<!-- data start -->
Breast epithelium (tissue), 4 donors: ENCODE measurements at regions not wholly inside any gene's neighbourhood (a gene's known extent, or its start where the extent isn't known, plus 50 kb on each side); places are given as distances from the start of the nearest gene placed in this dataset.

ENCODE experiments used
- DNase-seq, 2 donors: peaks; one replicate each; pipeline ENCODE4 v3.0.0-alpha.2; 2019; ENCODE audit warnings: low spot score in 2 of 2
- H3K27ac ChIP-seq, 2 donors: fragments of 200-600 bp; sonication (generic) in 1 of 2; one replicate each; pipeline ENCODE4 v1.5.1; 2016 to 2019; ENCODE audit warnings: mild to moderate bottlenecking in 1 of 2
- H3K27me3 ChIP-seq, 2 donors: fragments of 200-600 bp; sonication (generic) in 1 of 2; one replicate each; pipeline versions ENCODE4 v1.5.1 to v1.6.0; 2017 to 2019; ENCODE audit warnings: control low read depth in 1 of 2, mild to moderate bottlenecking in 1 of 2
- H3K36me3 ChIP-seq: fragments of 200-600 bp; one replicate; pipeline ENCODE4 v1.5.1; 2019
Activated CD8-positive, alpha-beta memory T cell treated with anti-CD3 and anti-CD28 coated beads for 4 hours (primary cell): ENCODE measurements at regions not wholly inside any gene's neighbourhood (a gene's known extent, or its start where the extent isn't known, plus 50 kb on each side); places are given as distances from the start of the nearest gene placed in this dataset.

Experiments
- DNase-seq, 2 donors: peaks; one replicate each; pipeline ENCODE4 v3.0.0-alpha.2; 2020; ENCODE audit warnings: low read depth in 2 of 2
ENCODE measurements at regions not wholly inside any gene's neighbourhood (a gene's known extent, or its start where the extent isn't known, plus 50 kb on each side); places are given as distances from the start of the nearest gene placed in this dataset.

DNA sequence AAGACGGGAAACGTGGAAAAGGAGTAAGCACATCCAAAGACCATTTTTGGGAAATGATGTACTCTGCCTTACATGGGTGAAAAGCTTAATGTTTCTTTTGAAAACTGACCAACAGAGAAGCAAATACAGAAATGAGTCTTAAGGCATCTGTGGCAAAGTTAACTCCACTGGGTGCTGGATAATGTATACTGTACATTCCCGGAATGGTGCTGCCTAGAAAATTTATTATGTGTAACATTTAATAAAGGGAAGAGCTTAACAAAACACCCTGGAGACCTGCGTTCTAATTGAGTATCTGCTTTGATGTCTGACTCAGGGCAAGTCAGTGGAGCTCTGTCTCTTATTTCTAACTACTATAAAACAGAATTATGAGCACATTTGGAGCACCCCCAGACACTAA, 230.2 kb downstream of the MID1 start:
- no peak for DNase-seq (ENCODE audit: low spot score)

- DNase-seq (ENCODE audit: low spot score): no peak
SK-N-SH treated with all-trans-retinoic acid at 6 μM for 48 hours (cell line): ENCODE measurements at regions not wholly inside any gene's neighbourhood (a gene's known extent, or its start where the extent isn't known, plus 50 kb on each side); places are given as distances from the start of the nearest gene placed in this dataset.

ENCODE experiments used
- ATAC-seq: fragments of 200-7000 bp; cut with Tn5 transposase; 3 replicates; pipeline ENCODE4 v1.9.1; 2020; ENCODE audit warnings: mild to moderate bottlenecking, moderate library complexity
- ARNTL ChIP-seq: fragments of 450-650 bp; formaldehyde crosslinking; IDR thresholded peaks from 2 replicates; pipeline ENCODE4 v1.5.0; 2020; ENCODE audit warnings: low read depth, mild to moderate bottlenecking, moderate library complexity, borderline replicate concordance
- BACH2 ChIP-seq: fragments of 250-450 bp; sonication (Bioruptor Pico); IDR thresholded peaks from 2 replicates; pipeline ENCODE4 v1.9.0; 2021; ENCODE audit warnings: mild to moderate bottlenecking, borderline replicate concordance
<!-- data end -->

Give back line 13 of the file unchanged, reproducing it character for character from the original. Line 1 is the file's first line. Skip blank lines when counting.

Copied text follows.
- DNase-seq (ENCODE audit: low spot score): no peak